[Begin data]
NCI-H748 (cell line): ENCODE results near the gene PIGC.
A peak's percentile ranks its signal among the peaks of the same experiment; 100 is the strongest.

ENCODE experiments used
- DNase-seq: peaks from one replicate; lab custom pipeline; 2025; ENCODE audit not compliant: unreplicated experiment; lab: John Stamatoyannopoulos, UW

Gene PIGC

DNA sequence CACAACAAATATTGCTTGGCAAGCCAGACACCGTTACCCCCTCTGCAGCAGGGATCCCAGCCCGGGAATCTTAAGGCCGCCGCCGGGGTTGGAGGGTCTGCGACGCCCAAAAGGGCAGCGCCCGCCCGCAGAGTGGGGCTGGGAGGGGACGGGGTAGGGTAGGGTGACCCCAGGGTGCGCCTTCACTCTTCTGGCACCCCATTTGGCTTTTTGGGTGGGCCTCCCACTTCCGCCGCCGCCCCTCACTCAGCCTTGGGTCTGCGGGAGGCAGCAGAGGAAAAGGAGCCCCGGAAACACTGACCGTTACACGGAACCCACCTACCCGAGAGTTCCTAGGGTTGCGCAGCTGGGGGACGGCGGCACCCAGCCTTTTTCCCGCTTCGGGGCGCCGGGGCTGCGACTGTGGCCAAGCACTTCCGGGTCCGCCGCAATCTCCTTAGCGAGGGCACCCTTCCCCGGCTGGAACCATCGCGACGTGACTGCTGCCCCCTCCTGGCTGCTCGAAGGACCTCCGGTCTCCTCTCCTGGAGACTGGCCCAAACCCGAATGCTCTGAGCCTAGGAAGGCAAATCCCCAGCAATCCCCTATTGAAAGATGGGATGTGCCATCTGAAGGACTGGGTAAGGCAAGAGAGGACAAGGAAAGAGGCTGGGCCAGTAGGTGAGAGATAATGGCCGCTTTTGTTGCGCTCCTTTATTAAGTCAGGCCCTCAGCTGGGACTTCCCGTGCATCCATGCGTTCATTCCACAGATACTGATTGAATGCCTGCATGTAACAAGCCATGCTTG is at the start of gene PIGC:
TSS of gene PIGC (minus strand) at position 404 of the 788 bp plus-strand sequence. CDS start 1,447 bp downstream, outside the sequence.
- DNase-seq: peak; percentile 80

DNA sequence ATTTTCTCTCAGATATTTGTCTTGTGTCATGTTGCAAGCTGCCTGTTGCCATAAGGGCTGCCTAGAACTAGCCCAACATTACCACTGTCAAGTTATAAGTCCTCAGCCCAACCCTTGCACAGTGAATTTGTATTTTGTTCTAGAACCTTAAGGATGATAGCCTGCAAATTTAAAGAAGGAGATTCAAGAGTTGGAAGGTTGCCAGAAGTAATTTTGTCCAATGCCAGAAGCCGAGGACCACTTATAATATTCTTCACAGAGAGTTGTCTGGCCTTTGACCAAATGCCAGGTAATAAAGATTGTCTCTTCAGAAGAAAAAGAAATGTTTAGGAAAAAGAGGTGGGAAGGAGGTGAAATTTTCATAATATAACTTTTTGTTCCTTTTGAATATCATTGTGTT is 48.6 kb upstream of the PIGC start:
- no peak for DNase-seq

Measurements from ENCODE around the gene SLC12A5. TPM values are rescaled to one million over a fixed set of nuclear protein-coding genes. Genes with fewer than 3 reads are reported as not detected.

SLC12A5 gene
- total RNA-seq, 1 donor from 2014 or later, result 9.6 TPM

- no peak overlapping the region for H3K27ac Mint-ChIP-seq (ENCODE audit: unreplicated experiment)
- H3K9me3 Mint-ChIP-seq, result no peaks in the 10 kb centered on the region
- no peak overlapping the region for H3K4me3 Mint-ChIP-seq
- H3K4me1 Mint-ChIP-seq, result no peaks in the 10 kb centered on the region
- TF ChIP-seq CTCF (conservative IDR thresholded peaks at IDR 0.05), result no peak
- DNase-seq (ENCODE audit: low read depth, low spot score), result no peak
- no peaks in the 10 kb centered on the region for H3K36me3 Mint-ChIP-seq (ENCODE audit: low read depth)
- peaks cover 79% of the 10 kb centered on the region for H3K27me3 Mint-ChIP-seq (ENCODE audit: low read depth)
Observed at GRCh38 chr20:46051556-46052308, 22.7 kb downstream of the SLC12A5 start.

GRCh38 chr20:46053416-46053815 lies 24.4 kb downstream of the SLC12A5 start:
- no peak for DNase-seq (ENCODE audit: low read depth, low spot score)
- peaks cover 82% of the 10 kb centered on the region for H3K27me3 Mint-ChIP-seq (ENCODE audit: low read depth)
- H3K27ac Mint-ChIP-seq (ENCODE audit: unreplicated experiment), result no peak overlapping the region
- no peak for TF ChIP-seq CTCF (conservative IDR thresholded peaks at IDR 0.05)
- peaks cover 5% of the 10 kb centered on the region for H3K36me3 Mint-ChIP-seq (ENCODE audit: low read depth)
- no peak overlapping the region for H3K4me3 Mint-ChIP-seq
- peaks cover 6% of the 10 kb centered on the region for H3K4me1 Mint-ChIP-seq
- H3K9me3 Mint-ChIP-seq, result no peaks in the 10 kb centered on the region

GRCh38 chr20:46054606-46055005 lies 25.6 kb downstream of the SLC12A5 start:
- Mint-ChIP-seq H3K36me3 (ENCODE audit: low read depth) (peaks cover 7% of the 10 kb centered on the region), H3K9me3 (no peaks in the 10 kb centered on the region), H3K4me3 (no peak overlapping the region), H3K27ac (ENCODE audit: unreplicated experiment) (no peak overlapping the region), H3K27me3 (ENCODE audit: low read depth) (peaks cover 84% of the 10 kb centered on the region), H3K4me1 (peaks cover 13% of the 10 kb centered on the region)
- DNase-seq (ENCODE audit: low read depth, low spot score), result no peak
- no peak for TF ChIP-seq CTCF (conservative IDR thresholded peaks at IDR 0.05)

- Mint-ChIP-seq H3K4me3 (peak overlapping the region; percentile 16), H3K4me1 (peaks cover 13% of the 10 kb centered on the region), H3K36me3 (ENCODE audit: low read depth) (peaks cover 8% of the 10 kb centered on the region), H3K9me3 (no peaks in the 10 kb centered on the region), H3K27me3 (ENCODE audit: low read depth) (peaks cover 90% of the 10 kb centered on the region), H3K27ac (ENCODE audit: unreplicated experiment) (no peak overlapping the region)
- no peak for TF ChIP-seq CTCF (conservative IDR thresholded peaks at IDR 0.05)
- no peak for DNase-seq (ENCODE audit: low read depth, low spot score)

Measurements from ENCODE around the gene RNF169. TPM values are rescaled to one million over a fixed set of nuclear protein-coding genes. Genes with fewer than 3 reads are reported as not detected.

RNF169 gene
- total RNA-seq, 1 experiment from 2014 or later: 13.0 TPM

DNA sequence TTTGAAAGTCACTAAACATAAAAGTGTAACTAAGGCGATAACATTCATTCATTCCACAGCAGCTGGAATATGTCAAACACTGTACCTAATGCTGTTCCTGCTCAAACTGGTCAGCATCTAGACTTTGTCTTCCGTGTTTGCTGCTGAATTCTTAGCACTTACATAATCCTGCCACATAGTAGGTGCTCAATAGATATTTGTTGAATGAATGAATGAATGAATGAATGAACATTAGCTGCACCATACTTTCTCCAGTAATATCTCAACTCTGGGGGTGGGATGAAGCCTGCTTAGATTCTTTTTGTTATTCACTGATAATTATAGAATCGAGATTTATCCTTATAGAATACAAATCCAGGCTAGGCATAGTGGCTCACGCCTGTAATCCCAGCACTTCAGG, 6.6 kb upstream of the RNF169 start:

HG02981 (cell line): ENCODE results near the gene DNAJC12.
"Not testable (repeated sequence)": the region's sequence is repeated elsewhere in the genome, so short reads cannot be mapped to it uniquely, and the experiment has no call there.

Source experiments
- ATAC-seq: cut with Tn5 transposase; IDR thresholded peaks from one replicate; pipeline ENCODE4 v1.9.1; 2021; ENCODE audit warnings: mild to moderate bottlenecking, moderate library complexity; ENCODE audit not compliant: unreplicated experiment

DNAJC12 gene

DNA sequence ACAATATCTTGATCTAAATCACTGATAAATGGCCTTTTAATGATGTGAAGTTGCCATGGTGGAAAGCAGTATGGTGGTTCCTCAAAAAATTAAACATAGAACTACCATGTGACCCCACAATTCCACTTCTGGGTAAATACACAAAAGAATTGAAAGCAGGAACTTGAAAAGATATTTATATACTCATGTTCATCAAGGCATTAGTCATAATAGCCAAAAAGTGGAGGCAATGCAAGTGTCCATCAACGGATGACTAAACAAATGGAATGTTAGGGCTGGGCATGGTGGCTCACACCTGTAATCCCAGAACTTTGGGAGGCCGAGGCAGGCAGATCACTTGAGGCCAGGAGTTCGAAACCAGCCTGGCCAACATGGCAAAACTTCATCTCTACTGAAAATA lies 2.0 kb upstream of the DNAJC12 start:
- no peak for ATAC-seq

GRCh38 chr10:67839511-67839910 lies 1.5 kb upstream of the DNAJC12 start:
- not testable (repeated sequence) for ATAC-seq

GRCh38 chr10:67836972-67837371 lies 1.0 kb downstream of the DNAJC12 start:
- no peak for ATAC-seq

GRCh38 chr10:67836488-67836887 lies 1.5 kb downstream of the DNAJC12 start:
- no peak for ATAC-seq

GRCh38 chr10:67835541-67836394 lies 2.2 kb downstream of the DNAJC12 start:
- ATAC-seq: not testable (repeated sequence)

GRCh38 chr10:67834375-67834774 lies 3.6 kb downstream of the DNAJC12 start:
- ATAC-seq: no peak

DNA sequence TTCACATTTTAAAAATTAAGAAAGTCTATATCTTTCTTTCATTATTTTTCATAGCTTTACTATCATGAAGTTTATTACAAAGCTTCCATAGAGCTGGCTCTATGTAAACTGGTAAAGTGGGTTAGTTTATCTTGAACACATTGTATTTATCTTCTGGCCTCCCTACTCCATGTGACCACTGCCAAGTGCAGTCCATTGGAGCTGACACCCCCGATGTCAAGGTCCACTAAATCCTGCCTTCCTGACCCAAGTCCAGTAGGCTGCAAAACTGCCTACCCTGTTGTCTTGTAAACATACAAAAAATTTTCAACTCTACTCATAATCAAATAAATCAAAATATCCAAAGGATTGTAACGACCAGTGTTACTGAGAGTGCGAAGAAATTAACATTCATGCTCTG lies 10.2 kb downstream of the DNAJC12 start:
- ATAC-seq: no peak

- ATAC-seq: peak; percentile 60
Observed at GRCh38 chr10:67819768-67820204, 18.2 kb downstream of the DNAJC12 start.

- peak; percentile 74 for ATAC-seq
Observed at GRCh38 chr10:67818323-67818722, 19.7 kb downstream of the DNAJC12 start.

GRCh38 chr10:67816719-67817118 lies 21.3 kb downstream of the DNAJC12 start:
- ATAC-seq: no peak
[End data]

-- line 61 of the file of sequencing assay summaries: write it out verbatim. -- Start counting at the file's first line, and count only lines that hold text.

- ATAC-seq: no peak